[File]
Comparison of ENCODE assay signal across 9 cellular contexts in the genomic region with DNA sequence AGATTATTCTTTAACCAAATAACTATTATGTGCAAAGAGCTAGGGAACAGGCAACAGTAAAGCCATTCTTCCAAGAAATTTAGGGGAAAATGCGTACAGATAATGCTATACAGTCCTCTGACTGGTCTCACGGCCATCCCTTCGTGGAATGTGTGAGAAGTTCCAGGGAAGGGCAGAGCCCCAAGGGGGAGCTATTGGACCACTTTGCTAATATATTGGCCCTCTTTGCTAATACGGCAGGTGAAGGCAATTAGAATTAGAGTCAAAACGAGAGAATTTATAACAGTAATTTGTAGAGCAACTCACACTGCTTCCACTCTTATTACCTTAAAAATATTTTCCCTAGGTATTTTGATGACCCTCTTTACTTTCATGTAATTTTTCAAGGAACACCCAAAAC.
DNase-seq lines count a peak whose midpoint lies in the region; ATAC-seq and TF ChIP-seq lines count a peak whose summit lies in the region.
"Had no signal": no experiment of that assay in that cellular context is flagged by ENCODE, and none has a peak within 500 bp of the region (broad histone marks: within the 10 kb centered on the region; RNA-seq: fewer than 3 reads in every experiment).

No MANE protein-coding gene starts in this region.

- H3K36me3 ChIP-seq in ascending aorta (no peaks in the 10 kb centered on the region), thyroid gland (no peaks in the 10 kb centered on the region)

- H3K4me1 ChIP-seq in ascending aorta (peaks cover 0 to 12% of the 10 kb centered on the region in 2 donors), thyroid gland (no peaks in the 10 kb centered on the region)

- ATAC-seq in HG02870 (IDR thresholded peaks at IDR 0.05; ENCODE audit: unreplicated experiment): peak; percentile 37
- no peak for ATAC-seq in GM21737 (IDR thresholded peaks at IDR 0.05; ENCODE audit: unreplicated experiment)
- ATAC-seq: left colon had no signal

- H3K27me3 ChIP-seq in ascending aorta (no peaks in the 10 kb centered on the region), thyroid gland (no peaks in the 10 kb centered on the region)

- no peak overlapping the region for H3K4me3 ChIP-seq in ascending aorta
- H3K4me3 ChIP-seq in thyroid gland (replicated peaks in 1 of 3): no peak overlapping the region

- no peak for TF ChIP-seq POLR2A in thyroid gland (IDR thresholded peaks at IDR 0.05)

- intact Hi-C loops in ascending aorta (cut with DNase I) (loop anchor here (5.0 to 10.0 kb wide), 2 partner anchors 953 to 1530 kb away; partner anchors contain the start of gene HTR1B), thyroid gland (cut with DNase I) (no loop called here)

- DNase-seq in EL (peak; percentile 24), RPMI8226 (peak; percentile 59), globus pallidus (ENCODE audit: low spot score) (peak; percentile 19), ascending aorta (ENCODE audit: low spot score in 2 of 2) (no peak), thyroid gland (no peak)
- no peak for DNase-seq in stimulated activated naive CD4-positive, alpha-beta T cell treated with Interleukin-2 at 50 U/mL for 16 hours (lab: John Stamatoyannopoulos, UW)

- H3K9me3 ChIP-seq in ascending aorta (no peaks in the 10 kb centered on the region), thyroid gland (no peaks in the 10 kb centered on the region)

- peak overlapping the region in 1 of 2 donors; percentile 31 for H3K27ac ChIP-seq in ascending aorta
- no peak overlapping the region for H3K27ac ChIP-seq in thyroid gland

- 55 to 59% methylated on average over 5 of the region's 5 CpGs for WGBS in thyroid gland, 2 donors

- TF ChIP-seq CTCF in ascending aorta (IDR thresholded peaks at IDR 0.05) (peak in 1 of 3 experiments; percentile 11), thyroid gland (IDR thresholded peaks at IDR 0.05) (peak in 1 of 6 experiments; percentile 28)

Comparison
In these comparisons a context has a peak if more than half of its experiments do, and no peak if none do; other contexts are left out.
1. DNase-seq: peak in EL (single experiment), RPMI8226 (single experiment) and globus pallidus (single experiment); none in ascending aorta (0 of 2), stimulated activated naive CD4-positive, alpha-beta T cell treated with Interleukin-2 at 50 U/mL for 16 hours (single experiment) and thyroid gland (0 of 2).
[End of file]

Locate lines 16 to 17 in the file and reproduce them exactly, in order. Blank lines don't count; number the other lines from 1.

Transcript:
- no peak for DNase-seq in stimulated activated naive CD4-positive, alpha-beta T cell treated with Interleukin-2 at 50 U/mL for 16 hours (lab: John Stamatoyannopoulos, UW)

- H3K9me3 ChIP-seq in ascending aorta (no peaks in the 10 kb centered on the region), thyroid gland (no peaks in the 10 kb centered on the region)